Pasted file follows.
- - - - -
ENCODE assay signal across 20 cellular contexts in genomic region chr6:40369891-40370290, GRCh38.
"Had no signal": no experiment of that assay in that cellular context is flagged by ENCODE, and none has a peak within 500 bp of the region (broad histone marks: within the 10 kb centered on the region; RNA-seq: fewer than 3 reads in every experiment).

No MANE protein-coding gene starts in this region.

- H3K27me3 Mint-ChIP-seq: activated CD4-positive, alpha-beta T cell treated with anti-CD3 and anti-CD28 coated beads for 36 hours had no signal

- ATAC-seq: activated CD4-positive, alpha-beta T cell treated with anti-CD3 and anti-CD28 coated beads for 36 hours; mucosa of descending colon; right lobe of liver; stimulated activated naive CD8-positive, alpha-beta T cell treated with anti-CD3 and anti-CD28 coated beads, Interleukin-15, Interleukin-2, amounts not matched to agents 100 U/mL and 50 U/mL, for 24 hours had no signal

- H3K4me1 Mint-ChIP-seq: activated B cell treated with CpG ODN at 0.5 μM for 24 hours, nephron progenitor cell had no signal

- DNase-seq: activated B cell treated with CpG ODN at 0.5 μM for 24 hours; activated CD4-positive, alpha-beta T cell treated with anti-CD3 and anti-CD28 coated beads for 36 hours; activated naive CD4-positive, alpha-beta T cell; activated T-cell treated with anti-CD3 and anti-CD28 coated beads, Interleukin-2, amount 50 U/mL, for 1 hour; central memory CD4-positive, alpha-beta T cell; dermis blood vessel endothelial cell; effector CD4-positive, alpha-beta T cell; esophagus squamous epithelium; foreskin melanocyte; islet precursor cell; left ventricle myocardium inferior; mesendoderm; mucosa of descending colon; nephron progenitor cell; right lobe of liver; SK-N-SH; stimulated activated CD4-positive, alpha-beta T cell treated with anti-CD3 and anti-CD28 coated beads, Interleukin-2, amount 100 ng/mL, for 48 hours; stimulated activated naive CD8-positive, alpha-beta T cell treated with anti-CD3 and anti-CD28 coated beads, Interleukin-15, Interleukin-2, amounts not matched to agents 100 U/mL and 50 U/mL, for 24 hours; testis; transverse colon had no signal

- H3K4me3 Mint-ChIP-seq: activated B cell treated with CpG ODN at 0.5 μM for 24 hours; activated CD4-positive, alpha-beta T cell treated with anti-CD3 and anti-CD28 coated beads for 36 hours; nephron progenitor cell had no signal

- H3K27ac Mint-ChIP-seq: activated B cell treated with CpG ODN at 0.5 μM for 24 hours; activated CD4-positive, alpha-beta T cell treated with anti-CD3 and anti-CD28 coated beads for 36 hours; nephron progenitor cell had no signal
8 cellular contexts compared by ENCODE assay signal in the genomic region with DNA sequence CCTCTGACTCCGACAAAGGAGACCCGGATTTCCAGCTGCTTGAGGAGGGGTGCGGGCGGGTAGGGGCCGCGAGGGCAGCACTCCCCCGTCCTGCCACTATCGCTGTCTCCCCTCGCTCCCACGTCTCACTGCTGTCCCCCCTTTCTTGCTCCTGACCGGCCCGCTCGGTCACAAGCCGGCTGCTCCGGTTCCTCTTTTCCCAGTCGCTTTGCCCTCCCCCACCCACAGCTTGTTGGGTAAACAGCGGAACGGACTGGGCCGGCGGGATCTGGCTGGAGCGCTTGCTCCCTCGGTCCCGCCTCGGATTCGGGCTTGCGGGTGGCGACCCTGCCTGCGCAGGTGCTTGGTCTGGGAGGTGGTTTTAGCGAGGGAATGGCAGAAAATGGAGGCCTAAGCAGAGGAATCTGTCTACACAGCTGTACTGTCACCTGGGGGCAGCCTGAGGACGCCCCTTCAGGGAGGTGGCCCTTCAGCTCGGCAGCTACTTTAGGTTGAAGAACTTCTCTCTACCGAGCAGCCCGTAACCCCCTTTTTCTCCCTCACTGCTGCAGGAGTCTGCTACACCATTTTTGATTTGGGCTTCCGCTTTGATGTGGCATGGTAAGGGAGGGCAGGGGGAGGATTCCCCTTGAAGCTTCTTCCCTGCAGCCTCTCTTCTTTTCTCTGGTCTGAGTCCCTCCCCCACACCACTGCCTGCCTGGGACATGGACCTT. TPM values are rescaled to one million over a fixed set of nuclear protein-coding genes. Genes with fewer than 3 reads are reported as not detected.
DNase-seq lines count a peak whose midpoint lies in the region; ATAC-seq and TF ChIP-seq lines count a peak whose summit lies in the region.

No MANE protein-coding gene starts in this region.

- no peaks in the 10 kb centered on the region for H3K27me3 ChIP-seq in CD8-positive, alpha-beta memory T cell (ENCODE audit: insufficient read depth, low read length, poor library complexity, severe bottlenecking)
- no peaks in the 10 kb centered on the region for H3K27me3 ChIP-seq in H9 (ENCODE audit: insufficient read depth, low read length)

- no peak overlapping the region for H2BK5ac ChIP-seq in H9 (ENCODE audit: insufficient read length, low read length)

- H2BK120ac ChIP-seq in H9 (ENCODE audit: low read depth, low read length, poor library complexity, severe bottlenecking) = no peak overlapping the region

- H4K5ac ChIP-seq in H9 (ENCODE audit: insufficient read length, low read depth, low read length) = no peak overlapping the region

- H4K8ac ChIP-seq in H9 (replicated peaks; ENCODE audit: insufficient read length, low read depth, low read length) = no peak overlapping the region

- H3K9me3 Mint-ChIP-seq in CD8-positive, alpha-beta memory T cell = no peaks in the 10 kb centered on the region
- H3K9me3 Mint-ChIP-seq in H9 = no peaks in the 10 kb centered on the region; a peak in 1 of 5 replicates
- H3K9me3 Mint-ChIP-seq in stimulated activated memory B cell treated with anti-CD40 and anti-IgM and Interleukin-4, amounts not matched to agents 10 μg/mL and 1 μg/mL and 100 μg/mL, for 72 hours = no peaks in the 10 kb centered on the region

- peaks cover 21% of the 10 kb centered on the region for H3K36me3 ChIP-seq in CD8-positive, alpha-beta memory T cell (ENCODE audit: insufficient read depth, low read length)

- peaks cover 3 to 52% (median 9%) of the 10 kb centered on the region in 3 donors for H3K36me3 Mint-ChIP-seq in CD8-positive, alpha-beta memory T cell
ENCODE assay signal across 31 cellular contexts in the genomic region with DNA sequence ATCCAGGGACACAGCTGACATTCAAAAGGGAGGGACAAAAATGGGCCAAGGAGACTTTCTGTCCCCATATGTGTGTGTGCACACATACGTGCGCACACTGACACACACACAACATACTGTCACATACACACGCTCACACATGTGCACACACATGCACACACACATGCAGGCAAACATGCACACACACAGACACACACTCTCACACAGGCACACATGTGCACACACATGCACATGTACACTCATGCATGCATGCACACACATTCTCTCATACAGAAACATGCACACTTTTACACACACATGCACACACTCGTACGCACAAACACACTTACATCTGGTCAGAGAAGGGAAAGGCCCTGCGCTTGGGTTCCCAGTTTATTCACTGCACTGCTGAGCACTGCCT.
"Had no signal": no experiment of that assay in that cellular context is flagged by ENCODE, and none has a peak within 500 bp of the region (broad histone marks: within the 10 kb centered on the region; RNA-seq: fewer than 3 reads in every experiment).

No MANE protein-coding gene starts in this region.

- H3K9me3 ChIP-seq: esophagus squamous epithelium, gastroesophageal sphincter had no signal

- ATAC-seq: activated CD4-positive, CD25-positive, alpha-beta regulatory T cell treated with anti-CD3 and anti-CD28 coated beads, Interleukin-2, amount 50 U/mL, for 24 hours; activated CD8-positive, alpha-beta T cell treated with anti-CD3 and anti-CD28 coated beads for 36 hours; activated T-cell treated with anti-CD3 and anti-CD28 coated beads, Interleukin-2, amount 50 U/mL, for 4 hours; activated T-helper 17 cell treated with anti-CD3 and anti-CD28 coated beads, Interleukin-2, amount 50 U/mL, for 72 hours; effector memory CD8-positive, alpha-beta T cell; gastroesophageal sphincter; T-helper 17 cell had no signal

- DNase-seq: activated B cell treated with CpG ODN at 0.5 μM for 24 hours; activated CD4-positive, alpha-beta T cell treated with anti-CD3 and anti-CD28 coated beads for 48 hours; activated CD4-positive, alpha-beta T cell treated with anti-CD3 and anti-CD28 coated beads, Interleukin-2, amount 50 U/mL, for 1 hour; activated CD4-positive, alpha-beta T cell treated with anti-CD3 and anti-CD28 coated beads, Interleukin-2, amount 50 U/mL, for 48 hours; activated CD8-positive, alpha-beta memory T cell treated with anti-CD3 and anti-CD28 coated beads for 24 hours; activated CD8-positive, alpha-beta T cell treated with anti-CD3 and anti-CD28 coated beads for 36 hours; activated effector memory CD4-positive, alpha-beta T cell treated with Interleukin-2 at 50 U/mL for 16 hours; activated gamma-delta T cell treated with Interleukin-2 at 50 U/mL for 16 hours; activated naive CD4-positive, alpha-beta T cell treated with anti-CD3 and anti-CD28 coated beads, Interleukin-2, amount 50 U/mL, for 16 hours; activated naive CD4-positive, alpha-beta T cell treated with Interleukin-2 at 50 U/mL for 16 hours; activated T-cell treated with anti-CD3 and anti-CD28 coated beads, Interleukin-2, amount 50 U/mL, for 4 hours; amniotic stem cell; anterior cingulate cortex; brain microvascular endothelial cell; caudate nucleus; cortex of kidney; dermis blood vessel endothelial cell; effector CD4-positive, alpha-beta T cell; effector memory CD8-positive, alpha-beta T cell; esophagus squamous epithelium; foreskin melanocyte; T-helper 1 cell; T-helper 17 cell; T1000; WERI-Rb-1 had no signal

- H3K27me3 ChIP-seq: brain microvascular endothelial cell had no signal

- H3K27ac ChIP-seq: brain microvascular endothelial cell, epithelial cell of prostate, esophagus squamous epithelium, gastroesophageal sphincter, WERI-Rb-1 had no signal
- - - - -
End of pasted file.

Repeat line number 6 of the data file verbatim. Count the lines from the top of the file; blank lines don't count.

- H3K4me1 Mint-ChIP-seq: activated B cell treated with CpG ODN at 0.5 μM for 24 hours, nephron progenitor cell had no signal